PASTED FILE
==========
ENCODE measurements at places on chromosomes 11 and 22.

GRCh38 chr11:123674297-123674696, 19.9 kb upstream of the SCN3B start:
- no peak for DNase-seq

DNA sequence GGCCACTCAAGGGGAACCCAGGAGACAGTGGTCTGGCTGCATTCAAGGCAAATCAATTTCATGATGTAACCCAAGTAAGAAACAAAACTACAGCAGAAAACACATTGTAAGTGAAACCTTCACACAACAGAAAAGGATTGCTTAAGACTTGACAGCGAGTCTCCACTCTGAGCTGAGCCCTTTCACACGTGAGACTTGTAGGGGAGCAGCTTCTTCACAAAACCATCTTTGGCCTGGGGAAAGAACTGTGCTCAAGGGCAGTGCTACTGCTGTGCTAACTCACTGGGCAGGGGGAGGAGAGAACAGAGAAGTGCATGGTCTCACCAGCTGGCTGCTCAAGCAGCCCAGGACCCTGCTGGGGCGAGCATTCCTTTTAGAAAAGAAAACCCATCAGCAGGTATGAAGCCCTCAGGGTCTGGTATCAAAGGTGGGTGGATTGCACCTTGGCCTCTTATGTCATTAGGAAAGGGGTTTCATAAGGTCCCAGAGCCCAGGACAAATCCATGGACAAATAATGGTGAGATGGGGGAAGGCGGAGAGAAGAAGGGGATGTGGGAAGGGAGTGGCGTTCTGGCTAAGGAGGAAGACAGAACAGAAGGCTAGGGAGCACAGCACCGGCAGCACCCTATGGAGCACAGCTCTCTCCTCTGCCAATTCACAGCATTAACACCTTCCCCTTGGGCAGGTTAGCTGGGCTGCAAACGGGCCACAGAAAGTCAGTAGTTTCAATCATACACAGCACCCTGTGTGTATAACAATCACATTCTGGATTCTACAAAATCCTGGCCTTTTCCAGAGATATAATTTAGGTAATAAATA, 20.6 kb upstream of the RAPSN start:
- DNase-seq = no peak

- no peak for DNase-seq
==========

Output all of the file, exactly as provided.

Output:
ENCODE measurements at places on chromosomes 11 and 22.

GRCh38 chr11:123674297-123674696, 19.9 kb upstream of the SCN3B start:
- no peak for DNase-seq

DNA sequence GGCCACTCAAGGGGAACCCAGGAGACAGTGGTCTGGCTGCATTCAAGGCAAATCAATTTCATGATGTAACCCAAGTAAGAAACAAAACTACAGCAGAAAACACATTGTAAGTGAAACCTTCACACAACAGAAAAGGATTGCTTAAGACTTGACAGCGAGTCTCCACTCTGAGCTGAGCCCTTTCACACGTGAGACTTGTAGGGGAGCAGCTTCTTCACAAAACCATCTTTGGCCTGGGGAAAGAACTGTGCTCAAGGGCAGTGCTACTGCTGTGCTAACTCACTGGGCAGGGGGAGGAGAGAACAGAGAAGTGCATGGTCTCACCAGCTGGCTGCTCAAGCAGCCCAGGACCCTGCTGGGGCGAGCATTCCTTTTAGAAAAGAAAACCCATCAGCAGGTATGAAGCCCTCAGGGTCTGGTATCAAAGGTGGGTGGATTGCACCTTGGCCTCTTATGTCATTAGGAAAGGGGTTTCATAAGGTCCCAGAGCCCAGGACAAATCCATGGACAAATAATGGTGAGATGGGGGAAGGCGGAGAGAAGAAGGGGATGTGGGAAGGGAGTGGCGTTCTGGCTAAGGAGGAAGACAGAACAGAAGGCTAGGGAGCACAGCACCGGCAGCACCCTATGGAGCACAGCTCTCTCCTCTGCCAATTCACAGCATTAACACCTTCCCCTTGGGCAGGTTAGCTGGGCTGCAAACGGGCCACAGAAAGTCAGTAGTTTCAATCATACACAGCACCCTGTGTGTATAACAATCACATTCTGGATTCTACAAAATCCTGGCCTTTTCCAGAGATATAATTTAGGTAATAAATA, 20.6 kb upstream of the RAPSN start:
- DNase-seq = no peak

- no peak for DNase-seq